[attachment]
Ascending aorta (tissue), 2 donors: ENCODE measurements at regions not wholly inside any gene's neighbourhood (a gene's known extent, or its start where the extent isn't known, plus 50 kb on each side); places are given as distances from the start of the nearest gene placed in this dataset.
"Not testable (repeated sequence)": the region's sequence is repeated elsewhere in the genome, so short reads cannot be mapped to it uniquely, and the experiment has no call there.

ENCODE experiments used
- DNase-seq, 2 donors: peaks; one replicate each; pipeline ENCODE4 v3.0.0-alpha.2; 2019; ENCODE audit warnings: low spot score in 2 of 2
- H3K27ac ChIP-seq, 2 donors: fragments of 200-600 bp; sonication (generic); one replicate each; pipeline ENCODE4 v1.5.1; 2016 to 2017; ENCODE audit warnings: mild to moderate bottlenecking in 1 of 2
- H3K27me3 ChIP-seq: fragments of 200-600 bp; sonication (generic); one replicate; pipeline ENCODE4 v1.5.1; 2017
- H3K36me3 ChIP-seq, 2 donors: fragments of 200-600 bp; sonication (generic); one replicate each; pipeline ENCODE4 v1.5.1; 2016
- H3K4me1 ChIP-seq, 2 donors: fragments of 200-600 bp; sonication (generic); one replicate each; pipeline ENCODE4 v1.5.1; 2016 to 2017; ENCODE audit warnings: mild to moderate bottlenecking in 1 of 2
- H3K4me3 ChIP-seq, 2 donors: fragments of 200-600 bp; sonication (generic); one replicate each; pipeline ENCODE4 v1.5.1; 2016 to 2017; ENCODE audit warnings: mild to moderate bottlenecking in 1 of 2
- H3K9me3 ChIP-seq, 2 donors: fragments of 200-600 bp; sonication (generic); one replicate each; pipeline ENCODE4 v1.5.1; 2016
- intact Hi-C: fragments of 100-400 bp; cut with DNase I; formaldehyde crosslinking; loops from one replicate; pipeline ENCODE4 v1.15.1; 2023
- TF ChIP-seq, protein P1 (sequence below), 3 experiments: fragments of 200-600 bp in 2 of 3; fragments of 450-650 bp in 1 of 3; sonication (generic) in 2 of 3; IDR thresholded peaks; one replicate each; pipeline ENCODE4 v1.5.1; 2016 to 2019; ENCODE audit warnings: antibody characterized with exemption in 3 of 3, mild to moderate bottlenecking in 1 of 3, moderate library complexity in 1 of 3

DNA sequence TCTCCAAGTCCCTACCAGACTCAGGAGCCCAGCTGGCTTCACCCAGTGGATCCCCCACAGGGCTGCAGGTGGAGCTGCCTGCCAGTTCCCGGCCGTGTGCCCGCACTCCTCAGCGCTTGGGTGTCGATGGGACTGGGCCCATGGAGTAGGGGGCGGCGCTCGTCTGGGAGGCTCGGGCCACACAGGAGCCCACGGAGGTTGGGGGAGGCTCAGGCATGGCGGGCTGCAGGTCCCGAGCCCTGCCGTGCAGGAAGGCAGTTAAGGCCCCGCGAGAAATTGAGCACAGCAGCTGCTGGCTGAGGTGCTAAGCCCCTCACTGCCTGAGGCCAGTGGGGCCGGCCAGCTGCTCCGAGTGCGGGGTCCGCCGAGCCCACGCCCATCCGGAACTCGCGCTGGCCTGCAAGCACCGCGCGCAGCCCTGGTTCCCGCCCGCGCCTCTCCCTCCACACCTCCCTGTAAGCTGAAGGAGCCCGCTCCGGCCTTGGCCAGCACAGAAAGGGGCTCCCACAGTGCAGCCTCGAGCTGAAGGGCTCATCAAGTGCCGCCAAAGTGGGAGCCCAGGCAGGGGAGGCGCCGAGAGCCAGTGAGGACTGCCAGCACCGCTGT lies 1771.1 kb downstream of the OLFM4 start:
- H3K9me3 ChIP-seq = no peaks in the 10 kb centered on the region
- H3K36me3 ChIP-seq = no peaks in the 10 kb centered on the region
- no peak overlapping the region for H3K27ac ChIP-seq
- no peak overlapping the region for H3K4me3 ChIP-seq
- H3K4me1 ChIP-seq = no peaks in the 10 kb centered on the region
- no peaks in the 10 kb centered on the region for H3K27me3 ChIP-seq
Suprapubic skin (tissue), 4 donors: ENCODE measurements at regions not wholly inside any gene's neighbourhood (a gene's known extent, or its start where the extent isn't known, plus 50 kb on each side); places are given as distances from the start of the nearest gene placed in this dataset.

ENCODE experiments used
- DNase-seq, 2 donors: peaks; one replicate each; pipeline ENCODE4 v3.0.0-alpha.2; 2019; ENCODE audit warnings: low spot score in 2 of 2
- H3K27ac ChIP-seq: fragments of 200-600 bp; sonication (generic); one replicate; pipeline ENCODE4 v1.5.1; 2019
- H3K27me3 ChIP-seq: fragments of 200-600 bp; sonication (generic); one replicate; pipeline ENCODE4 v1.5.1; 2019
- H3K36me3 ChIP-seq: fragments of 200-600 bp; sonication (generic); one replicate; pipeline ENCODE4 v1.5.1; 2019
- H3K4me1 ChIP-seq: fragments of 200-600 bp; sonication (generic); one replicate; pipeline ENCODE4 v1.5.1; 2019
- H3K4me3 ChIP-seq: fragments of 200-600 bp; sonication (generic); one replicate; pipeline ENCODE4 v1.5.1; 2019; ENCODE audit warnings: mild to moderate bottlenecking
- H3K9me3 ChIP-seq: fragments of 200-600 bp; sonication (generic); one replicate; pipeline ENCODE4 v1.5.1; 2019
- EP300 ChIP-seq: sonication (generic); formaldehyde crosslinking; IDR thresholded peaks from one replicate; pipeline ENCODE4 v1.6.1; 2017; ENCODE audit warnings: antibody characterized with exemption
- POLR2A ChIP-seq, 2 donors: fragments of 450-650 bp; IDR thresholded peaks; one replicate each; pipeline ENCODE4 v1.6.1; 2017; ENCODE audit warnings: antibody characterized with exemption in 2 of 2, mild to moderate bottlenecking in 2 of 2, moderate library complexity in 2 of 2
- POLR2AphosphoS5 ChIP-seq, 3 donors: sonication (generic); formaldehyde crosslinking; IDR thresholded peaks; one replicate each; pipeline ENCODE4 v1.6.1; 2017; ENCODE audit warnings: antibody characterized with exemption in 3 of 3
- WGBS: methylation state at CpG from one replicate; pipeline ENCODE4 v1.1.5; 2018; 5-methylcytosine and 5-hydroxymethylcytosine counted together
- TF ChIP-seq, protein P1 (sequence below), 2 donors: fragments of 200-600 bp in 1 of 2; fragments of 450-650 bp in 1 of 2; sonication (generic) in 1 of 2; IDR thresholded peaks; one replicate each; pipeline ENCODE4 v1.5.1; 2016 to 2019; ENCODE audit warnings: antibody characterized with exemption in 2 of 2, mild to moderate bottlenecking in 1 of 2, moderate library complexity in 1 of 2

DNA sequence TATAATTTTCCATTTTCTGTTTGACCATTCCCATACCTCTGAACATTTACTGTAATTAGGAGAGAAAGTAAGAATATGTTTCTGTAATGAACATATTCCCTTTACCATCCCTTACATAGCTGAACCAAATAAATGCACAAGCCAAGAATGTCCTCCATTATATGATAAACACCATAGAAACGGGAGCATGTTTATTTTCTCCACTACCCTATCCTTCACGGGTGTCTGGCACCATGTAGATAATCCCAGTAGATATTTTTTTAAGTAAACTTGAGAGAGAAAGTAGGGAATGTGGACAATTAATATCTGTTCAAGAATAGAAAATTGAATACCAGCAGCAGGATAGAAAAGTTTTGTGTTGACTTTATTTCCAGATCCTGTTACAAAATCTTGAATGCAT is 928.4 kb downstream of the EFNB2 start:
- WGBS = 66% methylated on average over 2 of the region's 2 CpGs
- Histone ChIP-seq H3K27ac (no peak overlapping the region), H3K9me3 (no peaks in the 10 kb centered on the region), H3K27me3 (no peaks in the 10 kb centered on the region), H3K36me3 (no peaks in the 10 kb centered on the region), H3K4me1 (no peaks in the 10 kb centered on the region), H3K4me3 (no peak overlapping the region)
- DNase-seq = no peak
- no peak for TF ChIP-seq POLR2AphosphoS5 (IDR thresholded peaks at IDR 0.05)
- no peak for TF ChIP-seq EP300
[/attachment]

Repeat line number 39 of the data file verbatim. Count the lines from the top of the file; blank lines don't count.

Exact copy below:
- no peak for TF ChIP-seq EP300